It was the fifth end of China's crucial match up against Great Britain, on Monday, when the skip of China's team, Rui Liu, made a runback, double takeout that would bail his team out of a jam and eventually force Great Britain to take just one point, with hammer.
“Man! It never ends!" exclaimed commentator Mike Harris. "It just never ends. These are extremely difficult shots he’s making. Time and time and time again."
"He continues this curling clinic," added fellow commentator Joan McCusker.
It's been a superb week of Olympic curling for Liu and his teammates Xiaoming Xu, Dexin Ba and Jialiang Zang. They owe a debt of thanks not only to their own dedication and skill, but to their coach, Canadian Marcel Rocque, a three time world champion as a member of the Randy Ferbey team.
That the Chinese men are in the final four in men's Olympic curling is a bit of a surprise, although not a shock. Not thought to be a sure contender for the gold medal game, they were considered a tough squad that could find their way into the medal round if one of the big four - Canada, Great Britain, Sweden and Norway - faltered.
As it turned out, they didn't need someone to falter. They made their own way, elevating themselves to contender status, equalling Canada's record of 7 and 2. One of those losses was a tight, 9 - 8 loss to Canada, in an extra end.
Rocque gets a lot of the credit as it was he who implemented changes when he took over as coach for the team last summer, at which time the beginning of his overseas adventure was chronicled by Yahoo Sports.
Rocque has helped bring Liu's team to the point where they are as likely to win the gold as any of the four remaining squads. "It's a coin flip, it really is," curling legend and TSN commentator Russ Howard replied when I asked him who would win China's upcoming semi-final game against Brad Jacobs and Canada (Wednesday morning, 9:45 am Eastern time, on Sportsnet). “It would not shock me to see them win this whole thing.”
That's something a little different from Howard, who a year ago described Liu's team as not yet at the elite level. They are now and the question is: How has Rocque done it?
For one, he's had an excellent base from which to work, as the team is filled with curling ability.
“Their physical skills are as good as any team, I would argue a hair better," said Howard, who played against this Chinese team twice, in 2009, just before he retired.
Molding those physical attributes, however, took a couple of major moves by Rocque, according to the experts. Some Canadian curling values have been key in the team's elevation.
One move by Rocque was to implement an important change in the way they practiced. The other involved the way the men felt about - and interacted with - each other. A social sea change was in order.
That second element might surprise Canadian curling fans. Generally speaking, we're used to curling teams being buddies on and off the ice. According to Richard Hart, the former vice for Glenn Howard and now a commentator with Sportsnet, Rocque set about having Liu and his teammates get to know each other better as people.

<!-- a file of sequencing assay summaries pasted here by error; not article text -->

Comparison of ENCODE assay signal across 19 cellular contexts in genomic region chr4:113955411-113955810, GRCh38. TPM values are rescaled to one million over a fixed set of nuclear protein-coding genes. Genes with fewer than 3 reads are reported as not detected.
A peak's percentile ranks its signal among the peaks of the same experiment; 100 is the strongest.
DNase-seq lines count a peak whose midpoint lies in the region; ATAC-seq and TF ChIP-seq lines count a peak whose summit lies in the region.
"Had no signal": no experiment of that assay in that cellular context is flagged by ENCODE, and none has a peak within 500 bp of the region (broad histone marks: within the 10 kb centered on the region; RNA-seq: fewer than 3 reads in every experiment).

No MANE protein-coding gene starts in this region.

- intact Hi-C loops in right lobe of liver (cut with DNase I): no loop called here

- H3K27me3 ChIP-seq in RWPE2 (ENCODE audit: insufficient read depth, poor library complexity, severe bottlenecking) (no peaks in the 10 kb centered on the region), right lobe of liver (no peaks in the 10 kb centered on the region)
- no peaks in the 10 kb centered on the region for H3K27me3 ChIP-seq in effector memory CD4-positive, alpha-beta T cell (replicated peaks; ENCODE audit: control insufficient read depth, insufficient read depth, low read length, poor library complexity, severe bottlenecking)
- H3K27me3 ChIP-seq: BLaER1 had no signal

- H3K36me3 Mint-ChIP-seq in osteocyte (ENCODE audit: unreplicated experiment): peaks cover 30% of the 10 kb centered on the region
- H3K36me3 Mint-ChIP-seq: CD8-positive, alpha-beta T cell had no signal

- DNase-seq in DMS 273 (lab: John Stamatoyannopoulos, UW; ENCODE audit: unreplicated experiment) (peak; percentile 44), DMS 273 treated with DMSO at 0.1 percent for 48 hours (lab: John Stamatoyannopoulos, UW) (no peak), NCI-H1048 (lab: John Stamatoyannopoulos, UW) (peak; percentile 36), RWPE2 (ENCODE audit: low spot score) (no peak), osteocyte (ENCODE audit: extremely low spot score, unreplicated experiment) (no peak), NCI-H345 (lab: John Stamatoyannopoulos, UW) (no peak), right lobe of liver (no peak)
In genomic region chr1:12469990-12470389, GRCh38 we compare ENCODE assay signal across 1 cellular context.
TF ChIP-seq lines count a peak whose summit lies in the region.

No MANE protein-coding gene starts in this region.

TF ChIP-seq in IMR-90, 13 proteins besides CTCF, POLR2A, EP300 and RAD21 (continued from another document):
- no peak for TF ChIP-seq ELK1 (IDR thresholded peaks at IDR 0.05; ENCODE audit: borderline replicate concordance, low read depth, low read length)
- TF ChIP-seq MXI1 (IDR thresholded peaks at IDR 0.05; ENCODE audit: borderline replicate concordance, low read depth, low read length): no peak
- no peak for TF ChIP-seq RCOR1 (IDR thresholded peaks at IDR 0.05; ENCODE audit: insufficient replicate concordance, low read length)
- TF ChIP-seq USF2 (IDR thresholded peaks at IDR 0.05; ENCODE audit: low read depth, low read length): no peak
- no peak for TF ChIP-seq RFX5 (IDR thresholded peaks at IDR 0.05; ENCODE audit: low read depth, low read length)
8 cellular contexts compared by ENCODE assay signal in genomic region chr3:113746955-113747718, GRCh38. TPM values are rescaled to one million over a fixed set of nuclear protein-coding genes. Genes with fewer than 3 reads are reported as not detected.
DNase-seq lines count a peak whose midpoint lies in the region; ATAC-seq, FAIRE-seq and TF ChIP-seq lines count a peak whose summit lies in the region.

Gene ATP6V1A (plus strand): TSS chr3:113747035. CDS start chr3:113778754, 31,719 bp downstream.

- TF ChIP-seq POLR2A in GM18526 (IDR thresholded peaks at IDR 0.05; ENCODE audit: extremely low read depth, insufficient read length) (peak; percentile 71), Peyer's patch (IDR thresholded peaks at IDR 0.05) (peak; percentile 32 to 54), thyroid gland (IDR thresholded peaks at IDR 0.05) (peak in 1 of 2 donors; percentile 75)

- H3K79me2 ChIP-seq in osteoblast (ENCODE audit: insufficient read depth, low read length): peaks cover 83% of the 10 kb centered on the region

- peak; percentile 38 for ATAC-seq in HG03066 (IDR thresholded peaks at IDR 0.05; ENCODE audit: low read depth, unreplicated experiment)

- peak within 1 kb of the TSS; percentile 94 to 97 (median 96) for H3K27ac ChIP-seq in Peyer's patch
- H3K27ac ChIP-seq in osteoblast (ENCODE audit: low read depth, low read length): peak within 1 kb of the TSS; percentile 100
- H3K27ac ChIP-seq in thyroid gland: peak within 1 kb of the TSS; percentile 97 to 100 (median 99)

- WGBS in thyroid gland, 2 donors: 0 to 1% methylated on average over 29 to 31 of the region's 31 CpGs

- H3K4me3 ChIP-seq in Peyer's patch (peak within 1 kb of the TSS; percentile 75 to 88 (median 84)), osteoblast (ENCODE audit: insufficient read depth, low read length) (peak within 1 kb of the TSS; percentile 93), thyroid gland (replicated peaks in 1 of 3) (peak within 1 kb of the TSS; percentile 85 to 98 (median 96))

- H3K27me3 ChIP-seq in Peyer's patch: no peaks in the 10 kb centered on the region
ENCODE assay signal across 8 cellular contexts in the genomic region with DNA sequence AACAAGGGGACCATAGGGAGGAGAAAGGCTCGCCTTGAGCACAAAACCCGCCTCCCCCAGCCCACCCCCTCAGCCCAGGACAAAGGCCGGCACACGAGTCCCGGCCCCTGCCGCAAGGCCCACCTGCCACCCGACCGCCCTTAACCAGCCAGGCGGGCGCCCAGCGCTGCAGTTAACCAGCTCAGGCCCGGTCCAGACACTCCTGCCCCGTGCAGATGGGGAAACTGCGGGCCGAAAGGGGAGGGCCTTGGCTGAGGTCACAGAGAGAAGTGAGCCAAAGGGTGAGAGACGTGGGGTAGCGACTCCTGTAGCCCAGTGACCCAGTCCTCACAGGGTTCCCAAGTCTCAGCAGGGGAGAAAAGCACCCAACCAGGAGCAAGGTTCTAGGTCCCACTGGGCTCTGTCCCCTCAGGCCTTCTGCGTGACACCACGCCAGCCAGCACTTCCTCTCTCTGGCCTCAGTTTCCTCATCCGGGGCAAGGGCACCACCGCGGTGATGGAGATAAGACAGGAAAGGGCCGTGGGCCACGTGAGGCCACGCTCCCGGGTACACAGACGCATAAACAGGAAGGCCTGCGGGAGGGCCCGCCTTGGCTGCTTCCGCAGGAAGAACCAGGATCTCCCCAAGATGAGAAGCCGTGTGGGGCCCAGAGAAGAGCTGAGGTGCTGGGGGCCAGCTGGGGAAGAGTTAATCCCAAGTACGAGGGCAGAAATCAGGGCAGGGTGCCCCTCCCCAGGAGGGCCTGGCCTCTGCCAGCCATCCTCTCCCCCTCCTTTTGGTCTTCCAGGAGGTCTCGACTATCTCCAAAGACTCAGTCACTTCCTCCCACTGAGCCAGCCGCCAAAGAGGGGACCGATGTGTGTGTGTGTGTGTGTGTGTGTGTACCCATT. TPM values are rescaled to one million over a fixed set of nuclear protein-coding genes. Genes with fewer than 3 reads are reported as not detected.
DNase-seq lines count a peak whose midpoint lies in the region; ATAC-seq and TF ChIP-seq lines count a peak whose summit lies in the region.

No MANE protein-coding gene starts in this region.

"I did have a conversation with Marcel this season and he had said that one of the things he wanted to do was to try and change the culture of the team from just training all the time," Hart wrote in an email.
"He wanted them to learn how to be teammates and help show them the advantages of this. He had said that they did not see each other socially, did not know anything about each others lives, wives, girlfriends and kids."
When this element of Rocque's coaching technique was mentioned to Howard, he reacted with amusement and admiration.
“There was no team more social than the Randy Ferbey team,” he said with a laugh. “That brings a lot to the team. Most of the winning teams are great friends off the ice and you have to have that chemistry, for sure."
"So, I think that’s brilliant," he added.
That kind of cohesion is a boon in any team dynamic. It was apparently fostered by Rocque, who also made a major change to the way the four practiced. Reportedly, the team had been throwing rocks six days a week, six hours a day. That was much too much time working on mechanics and Howard, for one, believes too much sliding and shooting can kill curling passion.
“It was such a full time thing, I think they lost the love of the sport a little bit," he said.
Not only did less time on the practice ice allow Rocque to have the men spend more time with each other in a non-business way, it has probably kept them fresh and raring to go when they do enter a competition.
“I believe they’re more excited when they do play, because they’re not burned out," insisted Howard.
Hart is impressed with Rocque's success, which has come despite a language barrier - "there’s a lot of charades and acting things out in second language situations," Rocque told me last summer - and with a lot of travel and hard work.
"I think that whatever he has done it's had a profound effect on this team," wrote Hart.
Profound, indeed. No longer an afterthought in men's curling, the Chinese have come to the point where Russ Howard actually believes it's a coin flip between them and the traditional curling power, Canada. Five years ago, that would be unheard of. Last year, quite unlikely.
Now, with the integral help of a Canadian coach, China is taking its place on curling's big stage and looking to grab the top prize at the Olympics.